It is not surprising that people seeking detailing services often become confused by the huge variance in pricing. The problem stems from the wide range of definitions of “detailing” much like the title of “doctor” can mean many different things.

Detailing can generally be divided up into 4 segments: Concours d’élégance (think Pebble Beach), high-end (Ferraris, Lamborghinis, etc.), retail (generally any vehicle an owner takes pride in) and production (new & used car lots, car washes, auctions, etc.)

When asking about prices for detailing many potential customers have an expectation of a price that is consistent with the segment below what they are actually seeking. For example, many people with newer vehicles may be very familiar with the detailing from IMG_5190the dealership where they purchased the car or they may have seen the prices at the local car wash. When they later seek the services of a retail detailer they are often shocked that the price is higher. Those with high-end sports cars they drive on the weekends often expect the price to be the same as when they have their daily driver detailed. People with high-end cars sometimes have concours level expectations without realizing what goes into it.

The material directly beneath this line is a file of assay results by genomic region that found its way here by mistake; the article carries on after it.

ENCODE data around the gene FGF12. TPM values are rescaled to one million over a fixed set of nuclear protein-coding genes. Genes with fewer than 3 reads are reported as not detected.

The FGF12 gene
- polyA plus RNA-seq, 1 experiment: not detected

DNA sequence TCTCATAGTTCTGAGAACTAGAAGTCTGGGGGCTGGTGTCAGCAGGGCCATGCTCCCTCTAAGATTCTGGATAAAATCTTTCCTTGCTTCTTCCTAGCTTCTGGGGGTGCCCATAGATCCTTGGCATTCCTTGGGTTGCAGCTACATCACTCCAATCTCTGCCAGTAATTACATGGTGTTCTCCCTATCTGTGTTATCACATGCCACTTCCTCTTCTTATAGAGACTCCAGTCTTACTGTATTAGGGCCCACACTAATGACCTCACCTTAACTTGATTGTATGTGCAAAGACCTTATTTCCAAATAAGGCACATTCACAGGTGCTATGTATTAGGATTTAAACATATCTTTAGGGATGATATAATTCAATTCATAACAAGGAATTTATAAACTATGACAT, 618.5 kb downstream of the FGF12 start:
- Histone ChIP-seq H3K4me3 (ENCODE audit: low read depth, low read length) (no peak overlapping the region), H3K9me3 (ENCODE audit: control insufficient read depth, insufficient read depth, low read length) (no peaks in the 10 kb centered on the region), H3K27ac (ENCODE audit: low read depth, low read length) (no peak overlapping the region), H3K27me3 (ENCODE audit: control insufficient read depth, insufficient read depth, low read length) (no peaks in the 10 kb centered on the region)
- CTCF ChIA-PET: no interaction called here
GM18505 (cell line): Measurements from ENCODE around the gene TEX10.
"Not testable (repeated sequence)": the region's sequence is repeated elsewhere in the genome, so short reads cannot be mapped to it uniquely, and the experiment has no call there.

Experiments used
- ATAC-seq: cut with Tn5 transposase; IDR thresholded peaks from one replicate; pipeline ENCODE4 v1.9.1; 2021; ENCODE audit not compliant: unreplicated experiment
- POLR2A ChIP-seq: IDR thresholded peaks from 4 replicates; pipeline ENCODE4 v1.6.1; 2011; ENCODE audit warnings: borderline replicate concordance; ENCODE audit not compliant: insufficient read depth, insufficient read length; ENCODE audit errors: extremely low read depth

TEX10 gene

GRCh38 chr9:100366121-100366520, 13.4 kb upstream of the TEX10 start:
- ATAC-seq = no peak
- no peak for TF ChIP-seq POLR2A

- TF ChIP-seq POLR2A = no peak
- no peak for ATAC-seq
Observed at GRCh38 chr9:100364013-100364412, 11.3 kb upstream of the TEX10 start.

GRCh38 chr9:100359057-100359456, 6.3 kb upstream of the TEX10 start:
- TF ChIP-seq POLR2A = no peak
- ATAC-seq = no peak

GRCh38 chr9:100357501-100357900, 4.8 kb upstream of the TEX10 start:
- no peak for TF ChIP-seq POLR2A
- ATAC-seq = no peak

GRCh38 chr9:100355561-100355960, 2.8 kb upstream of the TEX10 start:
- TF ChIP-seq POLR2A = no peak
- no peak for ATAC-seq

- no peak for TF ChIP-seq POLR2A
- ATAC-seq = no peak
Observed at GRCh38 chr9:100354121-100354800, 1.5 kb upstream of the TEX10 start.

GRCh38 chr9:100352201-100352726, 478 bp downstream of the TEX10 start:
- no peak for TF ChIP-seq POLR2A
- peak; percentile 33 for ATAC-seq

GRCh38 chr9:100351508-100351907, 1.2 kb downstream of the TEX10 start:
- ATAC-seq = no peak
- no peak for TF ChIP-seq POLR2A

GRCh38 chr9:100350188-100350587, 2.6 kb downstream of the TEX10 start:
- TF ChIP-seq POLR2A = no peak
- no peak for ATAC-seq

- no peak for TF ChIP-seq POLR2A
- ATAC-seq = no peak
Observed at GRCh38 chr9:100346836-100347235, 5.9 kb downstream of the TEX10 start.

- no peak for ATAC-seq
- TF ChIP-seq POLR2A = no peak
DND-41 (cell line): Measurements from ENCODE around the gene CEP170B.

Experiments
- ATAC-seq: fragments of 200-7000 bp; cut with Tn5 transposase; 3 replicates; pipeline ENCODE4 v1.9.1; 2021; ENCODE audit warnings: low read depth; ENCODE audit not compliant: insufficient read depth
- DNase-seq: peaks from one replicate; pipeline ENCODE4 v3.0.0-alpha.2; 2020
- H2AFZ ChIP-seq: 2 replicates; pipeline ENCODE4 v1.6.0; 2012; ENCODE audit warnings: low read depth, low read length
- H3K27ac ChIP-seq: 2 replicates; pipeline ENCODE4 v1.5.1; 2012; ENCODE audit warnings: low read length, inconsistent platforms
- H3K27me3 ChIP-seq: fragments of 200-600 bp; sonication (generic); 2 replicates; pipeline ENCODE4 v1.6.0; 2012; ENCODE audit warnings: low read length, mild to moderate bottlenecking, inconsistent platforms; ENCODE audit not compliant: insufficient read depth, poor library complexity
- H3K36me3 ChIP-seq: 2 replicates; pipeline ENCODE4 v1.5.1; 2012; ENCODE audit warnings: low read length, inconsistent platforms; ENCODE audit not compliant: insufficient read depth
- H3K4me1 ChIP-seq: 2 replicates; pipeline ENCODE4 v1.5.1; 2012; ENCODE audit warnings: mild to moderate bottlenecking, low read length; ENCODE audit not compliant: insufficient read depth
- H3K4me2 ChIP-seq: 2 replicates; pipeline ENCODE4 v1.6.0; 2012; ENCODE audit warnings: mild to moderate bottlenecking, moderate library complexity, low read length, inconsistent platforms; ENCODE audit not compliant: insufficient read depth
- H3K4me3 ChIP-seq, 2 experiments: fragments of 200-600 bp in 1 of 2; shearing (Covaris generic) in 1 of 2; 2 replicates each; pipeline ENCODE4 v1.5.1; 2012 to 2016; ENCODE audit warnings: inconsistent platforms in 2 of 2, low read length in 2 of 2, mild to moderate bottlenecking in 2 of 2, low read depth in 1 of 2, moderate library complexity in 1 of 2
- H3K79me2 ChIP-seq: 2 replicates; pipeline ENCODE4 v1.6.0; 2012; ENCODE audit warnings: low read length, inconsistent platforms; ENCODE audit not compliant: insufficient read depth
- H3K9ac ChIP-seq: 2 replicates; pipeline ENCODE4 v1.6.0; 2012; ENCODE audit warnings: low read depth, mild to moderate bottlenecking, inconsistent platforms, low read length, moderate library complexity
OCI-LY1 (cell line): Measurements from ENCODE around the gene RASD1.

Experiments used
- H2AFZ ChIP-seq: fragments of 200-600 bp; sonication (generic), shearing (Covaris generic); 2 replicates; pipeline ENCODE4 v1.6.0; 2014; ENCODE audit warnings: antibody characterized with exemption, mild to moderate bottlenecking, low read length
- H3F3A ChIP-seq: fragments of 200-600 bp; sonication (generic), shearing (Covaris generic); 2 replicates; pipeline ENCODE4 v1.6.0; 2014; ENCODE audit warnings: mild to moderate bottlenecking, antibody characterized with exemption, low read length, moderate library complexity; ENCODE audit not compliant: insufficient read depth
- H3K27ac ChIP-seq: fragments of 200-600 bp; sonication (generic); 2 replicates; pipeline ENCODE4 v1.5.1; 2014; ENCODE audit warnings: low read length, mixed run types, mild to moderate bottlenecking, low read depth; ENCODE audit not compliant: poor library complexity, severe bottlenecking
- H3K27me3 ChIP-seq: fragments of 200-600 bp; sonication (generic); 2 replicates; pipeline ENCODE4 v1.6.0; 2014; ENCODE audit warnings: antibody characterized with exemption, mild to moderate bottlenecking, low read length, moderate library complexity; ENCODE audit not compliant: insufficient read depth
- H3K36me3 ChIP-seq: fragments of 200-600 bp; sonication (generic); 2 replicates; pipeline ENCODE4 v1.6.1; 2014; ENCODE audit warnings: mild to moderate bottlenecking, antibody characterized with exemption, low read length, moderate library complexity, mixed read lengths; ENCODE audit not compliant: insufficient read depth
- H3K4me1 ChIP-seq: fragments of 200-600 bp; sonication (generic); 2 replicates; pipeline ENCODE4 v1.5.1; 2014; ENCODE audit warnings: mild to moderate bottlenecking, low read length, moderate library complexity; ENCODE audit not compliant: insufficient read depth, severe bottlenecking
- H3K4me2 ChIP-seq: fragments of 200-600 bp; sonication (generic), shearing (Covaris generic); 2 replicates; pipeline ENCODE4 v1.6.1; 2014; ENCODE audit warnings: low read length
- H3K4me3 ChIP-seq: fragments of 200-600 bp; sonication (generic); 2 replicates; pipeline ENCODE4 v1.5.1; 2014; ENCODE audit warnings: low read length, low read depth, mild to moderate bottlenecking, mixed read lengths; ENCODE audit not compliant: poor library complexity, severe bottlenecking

It also doesn’t help that many so-called detailers oversell their abilities and attempt to charge prices that are not consistent with the results they are delivering. These are the people who create a bad image for the industry.

People with high-end cars sometimes think they are being gouged on price simply because they spent more money on their car. The costs and risks of detailing such cars can be much greater. Replacing a damaged piece of trim on Ferrari or Lamborghini might cost thousands of dollars while similar damage to a Honda or Ford might be $100 For this reason, just the cost of insurance for working on such cars can be significantly more expensive and anyone IMG_5451detailing cars in this segment for production prices is probably not insured and likely not even a registered business. It should be a red flag. (This should be considered when searching for a detailer in any segment.)

Additionally, there are many key words or phrases that are used to hook uneducated customers. “Hand wax”, “machine polishing”, “high-speed buffing”, and “full detail” are just a few examples that cause confusion. Without additional information those terms mean absolutely nothing. What constitutes a full detail varies widely, not only from segment to segment, but also from detailer to detailer. Some detailers may also offer services in more than one segment. For this reason it is best to not simply ask “How much do you charge for a full detail?” A production detailer might spend 2 hours on a car and call it a full detail while a high-end detailer might spend 10-20+ hours for what they consider a full detail. Concours level details can exceed 100 hours. It is often necessary to have a conversation with a potential detailer to ensure both you and the detailer have similar expectations.

Written By Chris Chandler owner of  Nth Degree Auto Detailing